Documents released today contain new information that questions Garda Commissioner Nóirín O'Sullivan's account of a key meeting about the controversy relating to finances in the Garda College in Templemore.
Ms O’Sullivan told the Public Accounts meeting last week that she first learned about the problems at the College in a very brief exchange with An Garda Síochána's Director of Human Resources, John Barrett, in the college in July 2015.
However, Mr Barrett contradicted her and told the PAC that the meeting had lasted over two hours.
Today Mr Barrett sent further documentation to the PAC which supports his account of what occurred at the meeting.
His note states that he was told the garda commissioner wanted to have the meeting to discuss a letter she had received from the Head of Legal Affairs, Ken Ruane.
Mr Ruane had advised the commissioner of his opinion that she was legally required to inform the minister for justice of the issues in the college under Section 41 of the Garda Act.
Ms O’Sullivan told the PAC last week that she acted immediately and properly from the time she first became aware of the issue on 27 July 2015.
However, the documents released to the PAC today indicate that Mr Barrett may have a different view about how the issue was handled.
Mr Barrett is one of the most senior civilians in An Garda Síochána. His appointment as Executive Director of Human Resources and People in October 2014 was seen as a major development in the modernisation of the force.
His notes outline his concerns about the delay in informing the internal auditors, the Comptroller & Auditor General, and the minister for justice.
The Head of Legal Affairs in An Garda Síochána, Ken Ruane, wrote to Ms O'Sullivan on 24 July advising her that she was legally obliged to inform Minister for Justice Frances Fitzgerald about this matter under Section 41 of the Garda Act.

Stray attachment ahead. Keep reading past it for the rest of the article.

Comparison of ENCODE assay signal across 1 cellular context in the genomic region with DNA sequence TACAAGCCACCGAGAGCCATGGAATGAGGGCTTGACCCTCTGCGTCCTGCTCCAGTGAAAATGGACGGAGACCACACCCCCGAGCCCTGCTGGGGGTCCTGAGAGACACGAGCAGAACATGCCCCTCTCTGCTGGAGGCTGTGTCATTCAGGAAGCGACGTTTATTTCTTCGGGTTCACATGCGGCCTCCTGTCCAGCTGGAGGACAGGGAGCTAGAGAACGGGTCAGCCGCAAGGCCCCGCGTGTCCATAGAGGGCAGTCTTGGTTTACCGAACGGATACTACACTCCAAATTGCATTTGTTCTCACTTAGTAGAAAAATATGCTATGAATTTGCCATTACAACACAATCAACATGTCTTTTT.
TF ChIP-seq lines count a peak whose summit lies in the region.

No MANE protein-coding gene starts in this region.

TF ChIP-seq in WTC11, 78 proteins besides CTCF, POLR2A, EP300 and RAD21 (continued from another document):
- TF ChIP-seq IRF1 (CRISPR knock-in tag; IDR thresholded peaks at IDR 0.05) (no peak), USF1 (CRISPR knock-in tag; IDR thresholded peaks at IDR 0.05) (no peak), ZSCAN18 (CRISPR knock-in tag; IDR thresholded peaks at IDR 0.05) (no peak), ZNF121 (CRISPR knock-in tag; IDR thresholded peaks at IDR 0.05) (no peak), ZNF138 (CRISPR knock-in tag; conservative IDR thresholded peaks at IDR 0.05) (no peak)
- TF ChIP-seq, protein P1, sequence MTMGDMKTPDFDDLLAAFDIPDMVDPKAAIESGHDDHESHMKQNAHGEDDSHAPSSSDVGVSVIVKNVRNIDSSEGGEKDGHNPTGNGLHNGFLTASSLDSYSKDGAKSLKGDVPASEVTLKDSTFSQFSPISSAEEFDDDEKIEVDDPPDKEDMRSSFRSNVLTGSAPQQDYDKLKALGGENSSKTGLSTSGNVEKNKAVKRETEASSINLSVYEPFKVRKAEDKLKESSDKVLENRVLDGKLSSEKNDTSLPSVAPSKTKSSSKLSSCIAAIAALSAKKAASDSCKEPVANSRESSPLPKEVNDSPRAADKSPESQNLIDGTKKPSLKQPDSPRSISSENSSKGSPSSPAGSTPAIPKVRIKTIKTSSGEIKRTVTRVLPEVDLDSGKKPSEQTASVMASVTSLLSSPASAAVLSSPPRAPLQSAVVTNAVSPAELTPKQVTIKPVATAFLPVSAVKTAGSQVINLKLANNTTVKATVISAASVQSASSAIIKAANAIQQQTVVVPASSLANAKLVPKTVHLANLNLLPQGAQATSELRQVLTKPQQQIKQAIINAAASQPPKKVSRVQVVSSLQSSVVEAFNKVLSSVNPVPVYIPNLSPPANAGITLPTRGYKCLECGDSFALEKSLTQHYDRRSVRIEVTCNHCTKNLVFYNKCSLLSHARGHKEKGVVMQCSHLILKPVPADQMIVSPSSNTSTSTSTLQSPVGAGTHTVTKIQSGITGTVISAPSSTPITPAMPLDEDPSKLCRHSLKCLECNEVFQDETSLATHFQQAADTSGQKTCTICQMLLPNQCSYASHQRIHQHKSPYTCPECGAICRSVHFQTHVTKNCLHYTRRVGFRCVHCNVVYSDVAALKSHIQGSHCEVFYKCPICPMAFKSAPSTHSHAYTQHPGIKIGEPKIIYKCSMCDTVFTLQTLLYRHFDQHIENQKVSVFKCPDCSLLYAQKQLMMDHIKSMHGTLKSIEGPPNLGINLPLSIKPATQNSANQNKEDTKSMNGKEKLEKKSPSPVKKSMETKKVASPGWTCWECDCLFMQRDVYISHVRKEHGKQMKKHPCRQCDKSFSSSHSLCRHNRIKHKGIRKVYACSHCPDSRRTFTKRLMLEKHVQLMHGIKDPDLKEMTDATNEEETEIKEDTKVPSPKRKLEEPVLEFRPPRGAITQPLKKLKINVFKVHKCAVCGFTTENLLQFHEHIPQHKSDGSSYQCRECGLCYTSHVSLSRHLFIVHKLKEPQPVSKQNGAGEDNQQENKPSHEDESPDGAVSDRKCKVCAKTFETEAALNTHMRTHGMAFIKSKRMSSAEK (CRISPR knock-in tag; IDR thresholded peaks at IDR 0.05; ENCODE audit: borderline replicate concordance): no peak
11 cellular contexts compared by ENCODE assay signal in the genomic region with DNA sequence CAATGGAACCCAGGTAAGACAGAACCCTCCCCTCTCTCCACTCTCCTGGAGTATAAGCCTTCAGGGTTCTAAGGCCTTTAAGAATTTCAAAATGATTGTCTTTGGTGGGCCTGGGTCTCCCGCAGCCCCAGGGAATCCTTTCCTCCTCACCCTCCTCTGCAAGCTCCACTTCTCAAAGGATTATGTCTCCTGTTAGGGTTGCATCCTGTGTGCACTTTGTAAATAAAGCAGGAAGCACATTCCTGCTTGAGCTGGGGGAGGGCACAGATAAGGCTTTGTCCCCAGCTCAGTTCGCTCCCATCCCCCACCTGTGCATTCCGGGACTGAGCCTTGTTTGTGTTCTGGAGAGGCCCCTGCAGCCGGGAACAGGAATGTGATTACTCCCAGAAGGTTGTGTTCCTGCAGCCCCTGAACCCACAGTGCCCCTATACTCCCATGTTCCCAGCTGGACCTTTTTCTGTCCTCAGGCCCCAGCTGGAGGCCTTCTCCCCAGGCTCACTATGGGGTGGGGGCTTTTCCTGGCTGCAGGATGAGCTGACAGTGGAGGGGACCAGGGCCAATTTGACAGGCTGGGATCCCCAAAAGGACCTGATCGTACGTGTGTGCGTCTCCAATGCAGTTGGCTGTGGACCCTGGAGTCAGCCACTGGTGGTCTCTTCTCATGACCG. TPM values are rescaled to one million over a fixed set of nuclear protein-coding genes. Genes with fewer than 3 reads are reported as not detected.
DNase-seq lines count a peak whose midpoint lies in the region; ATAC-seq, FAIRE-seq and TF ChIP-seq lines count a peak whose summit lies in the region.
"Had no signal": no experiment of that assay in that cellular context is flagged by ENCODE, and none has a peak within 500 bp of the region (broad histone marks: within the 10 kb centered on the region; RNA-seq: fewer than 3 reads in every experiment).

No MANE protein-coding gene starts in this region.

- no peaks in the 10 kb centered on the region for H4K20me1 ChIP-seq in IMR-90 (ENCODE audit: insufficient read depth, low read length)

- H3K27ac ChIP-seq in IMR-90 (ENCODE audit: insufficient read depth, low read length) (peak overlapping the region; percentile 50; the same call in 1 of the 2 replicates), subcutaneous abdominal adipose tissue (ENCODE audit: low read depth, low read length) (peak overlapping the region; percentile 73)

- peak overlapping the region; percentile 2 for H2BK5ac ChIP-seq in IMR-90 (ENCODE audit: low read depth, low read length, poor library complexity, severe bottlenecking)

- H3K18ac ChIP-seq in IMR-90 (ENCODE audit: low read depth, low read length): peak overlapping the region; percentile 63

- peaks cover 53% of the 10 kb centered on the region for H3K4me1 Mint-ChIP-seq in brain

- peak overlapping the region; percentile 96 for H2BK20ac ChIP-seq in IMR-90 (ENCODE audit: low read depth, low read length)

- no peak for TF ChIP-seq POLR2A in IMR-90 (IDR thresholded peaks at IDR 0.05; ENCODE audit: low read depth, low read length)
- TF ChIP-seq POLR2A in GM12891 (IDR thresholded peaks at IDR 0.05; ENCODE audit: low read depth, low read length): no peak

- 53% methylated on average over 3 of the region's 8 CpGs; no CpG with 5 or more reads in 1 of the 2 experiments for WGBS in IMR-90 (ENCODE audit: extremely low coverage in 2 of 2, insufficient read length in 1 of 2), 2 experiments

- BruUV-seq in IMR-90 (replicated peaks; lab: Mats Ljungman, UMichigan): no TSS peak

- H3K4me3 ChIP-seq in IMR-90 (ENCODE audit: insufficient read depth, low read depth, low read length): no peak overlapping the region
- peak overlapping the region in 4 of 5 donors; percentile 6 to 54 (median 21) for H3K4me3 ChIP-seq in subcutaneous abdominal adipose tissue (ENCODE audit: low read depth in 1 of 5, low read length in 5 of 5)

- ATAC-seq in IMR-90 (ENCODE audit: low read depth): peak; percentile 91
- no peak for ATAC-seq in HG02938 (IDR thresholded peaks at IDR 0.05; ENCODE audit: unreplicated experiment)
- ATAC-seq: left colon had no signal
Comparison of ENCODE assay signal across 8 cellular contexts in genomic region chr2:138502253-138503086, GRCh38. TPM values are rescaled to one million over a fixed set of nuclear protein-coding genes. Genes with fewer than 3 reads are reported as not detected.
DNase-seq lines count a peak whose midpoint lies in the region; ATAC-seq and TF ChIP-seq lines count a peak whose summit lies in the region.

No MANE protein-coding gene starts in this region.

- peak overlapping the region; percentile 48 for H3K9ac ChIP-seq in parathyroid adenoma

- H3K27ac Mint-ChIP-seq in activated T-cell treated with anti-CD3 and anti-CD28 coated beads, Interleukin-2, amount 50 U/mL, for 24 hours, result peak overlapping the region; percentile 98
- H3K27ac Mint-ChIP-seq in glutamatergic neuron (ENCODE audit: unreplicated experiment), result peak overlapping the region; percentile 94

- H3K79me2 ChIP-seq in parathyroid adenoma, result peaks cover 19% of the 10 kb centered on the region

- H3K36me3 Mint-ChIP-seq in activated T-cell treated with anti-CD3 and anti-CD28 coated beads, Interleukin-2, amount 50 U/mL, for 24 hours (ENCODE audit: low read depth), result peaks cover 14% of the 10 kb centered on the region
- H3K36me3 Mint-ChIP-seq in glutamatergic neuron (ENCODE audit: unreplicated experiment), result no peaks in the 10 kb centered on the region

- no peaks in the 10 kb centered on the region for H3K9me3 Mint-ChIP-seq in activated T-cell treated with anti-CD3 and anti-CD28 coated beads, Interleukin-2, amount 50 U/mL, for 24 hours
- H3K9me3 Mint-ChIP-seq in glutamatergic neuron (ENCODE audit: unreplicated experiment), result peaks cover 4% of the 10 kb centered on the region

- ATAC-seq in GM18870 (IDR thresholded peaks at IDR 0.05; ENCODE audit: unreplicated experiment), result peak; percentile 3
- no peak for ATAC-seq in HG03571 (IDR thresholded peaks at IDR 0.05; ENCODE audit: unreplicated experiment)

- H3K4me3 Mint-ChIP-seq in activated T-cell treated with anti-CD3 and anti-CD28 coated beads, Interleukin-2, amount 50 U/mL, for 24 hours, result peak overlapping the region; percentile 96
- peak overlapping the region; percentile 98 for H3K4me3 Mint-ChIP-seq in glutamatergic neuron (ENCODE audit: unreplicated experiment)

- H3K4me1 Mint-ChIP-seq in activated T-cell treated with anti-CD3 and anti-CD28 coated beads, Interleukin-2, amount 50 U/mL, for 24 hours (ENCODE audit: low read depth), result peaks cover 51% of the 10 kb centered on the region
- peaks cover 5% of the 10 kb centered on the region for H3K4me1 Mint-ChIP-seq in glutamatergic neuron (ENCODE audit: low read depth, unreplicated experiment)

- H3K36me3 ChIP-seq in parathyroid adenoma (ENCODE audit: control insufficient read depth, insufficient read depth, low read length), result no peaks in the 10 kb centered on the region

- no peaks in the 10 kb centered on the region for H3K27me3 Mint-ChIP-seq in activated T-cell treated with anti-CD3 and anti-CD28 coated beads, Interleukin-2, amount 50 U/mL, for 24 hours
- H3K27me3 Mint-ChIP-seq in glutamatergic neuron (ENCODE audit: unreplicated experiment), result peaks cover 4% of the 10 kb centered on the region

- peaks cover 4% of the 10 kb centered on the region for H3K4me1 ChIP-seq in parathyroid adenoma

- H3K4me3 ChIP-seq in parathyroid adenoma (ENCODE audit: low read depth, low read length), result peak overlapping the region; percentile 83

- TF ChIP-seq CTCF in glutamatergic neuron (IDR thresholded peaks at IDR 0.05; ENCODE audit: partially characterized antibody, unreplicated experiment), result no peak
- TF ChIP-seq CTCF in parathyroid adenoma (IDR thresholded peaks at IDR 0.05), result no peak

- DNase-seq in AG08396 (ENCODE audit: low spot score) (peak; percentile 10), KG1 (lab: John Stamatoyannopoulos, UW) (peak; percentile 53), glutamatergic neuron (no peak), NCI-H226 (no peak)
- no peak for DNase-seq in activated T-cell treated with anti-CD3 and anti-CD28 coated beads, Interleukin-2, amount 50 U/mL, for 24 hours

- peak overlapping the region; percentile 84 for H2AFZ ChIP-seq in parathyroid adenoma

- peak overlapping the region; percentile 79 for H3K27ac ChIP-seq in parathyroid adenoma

Following the disputed meeting in the Garda College three days later, the Chief Administration Officer was told to move forward with a 'working group' to establish more facts before the minister would be informed.
Last week Commissioner O'Sullivan told the PAC that she did not inform the Minister in July 2015 as she wanted more information.
The commissioner repeatedly insisted that when she first became aware of this issue on 27 July 2015, she acted immediately and properly.
But Mr Barrett had his doubts about the purpose of the working group. He noted in a memo: "I became concerned very early on that the process was less about resolution and more about implementing a containment strategy."
On July 22 2016 he wrote a letter to an independent legal advisor, attaching a series of notes and memos outlining the events up to this date.
He said he had concluded that:
"There is a considerable legal, financial, governance and accountability problem in the Garda College, amounting to serious maladministration of millions of euro and improper accounting."
"This problem has been known and understood for a considerable period of time by many members of Garda senior management."
"The Chairman of the current and former Audit Committees was purposefully kept in the dark about this matter until very recently and mail traffic suggests that internal audit was to be kept at bay."
"Over the years many of those most closely associated with these arrangements in the Garda College have been promoted to very senior ranks and this practice has continued up to the present time."
Mr Barrett notes also states that he believes he has been marginalised, excluded from decisions germane to his role and functions and had his offices undermined in public.
Last September his role in An Garda Síochána was changed. He told the PAC: "Two pieces that were part of my original brief when I joined, the internal affairs area and Garda professional standards, were move to governance."
He said he believed this was "a retrograde step".
The Garda Commissioner insisted that this change was part of the ongoing programme of reform and modernisation in An Garda Síochána. She said it had nothing to do with Mr Barrett's efforts to have this issue investigated.
Mr Barrett concluded that the fact that these activities had been allowed to continue in plain sight for so long was "a powerful reflection of the degree to which those involved could rely upon protection from scrutiny, from consequence and from being held to account".